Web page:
The .co domain rolls out today (July 20) as a replacement URL for .com. And startup execs and investors, such as Tim Draper, among others, are tickled pink that new tech companies will have a range of credible and easily recognizable domain names that fit their online business or branding needs.
As one person said to me: “It’s nearly impossible for anyone to secure a marketable .com for their company, so they wind up with ‘dipseydoodle.com,’ which can impact credibility, sales, brand recognition and retention.”
Absolutely, says Chris McCann, co-founder of Startup Digest in Palo Alto, Calif., and organizer of Geeks on a Plane.
McCann says that the domain startupdigest.com was taken, by a squatter, so his organization instead registered thestartupdigest.com.
“For a startup, the choices you have are to come up with a name no one has, the dipseydoodle.com effect, is to pay off a squatter to secure a domain name or use a different extension, such as .net .org .cn,” McCann says. “Yes, available .com domains are definitely a problem for new and old companies, but at least for now it is the standard. It will be interesting to see if .co does get taken up as a real secondary choice.”
Yes, whether .co catches on remains to be seen. But Miami-based .CO Internet S.A.S., the registry operator for the .co domain, has been marketing the heck out .co since the new domain was announced in February. The organization reports that more than 39,000 applications have already been filed during a “Landrush” phase in which those wishing to secure early access to a .co domain name were able to do. More than 2,500 applications are scheduled to be settled at auction over the next several weeks.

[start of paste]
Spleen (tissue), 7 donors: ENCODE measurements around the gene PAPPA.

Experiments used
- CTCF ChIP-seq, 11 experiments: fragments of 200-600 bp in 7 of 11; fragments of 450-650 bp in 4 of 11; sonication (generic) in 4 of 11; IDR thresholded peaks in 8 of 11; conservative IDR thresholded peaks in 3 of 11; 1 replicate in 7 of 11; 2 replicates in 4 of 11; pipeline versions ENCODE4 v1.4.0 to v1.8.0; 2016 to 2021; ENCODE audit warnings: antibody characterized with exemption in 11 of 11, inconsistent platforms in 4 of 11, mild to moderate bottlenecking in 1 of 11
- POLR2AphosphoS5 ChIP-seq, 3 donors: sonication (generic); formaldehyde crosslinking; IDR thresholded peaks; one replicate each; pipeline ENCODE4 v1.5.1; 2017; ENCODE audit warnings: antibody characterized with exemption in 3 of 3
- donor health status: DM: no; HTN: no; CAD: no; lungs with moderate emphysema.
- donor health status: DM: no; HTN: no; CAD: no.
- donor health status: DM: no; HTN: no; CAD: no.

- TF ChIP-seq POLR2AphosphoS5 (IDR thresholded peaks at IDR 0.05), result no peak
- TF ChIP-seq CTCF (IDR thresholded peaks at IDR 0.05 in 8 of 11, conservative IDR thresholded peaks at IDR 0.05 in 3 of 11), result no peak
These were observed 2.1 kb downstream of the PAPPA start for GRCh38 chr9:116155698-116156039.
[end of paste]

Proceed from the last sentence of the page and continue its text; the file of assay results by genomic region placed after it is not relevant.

Among those who have already registered for a new domain is the real-time Twitter search engine Chainn Search–not to be confused with the automotive tire company Chain Search–which has registered now.co. Also, VentureWebPartners.com, a DFJ Frontier investment, is now at VWP.co.
Supporters say that .co, once the Internet domain of Colombia, is a good replacement for .com, unlike, say, .biz or .org, because it’s similar to .com and “co.” is recognizable as an abbreviation for “company.”
Among those involved with the effort is Naval Ravikant, founder of Epinions and a Silicon Valley-area angel investor who has backed Twitter, Foursquare and Y Combinator.
Ravikant says that .co will be great for URL shortening. He also emphasizes that .CO Internet is doing its best to legitimize registrants so that squatters don’t take hold of well-known trademarks.
Accredited sellers of the domain include GoDaddy.com, Register.com, Network Solutions, eNom, InternetX, Dotster, Melbourne IT, OpenSRS, My.co, and Dominio Amigo.
“For all intents and purposes, the .com reservoir is empty of meaningful domains,” says Draper, co-founder and managing partner of Draper Fisher Jurvetson. “It’s a constant struggle, especially for startups, to find a credible domain name that best describes their business or product. For years, many companies have been forced to name their company based on what URLs were available, and then spend millions of dollars to educate their world that names like Afloxis, Bivly or Zoopr really stand for something else.”